Who are those 22 people? The lesson from it is that what people have seen across the state is that the sales tax does not have a specific use, regardless of what county commissioners say, and they've seen it abused multiple times. We've spoken in the past about what happened in Buncombe County in Asheville, where the county commissioner said, we're going to use this money to pay for the community college. Instead, they put the money into their general fund, and it took until the previous county manager was arrested and replaced that the interim county manager said, y'all don't have enough money anyway, even after you're doing all of these things. I think there's a lot of suspicion of what is going to be done with the sales and use tax revenues, in addition to the fact that you know that that's coming out of every purchase that you make. So many times, Joe, these sales tax hikes are put forth by county commission saying, hey, it's for the kids. We're going to use it for education, but they are not required to stick to that if they say that.

Right. There is no requirement, no obligation for anything that they do with the money. We've seen on the bond side that people are willing to pass bonds to take care of the needs of school districts, as long as they're convinced of that. So potentially, they're more willing to say, we'll pay the higher property tax, recognizing that the property tax, just like the sales tax, is paid for by everybody in the community, but leaving the responsibility to the county commissioners to be responsible with that, because the sales tax provides, in most places, is worth a couple cents of the property tax.

And that's not how much of a property tax most places look to increase. In terms of the bonds, borrowing money, essentially. So that comes with debt.

You have to pay that back. It looks like it was transportation and affordable housing that caught voters' attention. How did those do?

Yeah. In Charlotte and in Raleigh, in Raleigh, in both places, they had affordable housing. In Charlotte, they had some road projects. There were bonds for schools in Guilford and Carteret. Both of them had sales tax on their ballot as well. And in Camden, and so all of those really did well. And there were also other bond projects. The only bond that that failed was in Cape Carteret, where they were looking to build a trail.

But there are some pool in Cullowhee, in Jackson County, some park facilities in other places. So voters overwhelmingly said, go ahead and build these things. And whether that was a COVID, we just want to be out and we want new things. Yes, we want more roads. Take care of them.

We want to get out on the road. Jill, obviously, if you borrow money, whether it's in your personal situation, borrow money to buy a house, you have to pay it back with interest. Same thing goes for bonds for infrastructure or housing. What about the long-term implications?

Are these good deals for the communities? That is what the question remains. And what will happen when these bonds start to be, have to be paid? Right now, everybody's probably looking at, we have low interest rates and how and they can and they'll and everybody's expecting that they'll stay low. But bonds aren't issued for months after they're approved.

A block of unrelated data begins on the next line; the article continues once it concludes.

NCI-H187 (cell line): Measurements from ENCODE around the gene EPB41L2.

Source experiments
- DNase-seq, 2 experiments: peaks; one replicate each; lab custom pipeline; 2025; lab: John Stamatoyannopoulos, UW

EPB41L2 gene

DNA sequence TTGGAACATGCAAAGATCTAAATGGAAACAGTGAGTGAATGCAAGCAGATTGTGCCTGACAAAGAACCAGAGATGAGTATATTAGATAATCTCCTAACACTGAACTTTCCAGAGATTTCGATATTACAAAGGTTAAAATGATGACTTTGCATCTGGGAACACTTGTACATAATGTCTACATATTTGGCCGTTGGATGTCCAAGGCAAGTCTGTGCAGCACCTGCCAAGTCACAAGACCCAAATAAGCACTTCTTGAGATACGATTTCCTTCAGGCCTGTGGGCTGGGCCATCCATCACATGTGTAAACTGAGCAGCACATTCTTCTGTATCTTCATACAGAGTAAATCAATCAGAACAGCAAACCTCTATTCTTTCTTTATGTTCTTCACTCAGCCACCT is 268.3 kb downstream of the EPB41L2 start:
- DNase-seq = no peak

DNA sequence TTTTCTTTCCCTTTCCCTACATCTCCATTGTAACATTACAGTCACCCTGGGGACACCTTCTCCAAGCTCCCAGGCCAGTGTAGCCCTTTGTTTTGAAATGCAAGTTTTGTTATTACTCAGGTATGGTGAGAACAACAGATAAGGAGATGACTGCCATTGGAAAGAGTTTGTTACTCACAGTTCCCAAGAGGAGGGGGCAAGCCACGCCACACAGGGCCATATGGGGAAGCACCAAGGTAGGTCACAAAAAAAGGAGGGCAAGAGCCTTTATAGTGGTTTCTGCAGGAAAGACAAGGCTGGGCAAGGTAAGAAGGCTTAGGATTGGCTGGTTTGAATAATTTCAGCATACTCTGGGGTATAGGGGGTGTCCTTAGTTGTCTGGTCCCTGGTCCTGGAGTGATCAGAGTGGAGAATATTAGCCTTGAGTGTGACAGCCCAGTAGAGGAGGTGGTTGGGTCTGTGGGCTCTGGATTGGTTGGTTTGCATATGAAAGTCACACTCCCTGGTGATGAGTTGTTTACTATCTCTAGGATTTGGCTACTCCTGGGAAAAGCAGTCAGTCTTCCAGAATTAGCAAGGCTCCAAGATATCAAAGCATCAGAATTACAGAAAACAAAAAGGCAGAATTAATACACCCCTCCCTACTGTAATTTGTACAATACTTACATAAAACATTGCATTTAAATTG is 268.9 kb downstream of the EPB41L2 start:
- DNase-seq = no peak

They still have to be approved by the county commissioners to go forward. And then they have to be sold in the market. And then who knows what happens with. So so there's expectation, I guess, from everybody that the economy will continue to do well, that property values will continue to go up and that the all of this can be paid for appropriately. And that's the question that remains. And I guess that's why folks are saying no to the sales and use tax, because they know that that's not going to be used properly or they have an expectation.

And so if it's coming out of the property tax, they know that the county commissioners in general will will have to face face voters more on that. Let's talk about alcohol in North Carolina. This is the strangest thing, how we handle alcohol in our state. Anyway, I came from Arizona and I didn't know what an ABC store was.

I thought that was like, you know, a Belk or something. It took me a while to figure out, oh, that's a government booze store. So alcohol was on the ballot in what way? Well, because of because of the way that North Carolina deals with with alcohol, you can have a county that does not allow in general alcohol sales, but then you can have towns within those counties that do allow sales. And and there were five towns and cities across a number of counties that had the the ability to sell alcohol on the ballot and to create a new a local ABC board and allow different things, whether that was malt beverages, which is like beer and seltzers, whether that was unfortified wine, because there's also fortified wine which gets taxed at a different rate or whether that was mixed beverages or other things.

But all of the all of the opportunities that places were looking for to sell alcohol were approved by large margins across the state. So are there still places in North Carolina then where an adult cannot buy booze? Right.

Yeah. There are there are a number of towns. And in addition, there is not a place there is not a county where you cannot someplace in the county by it.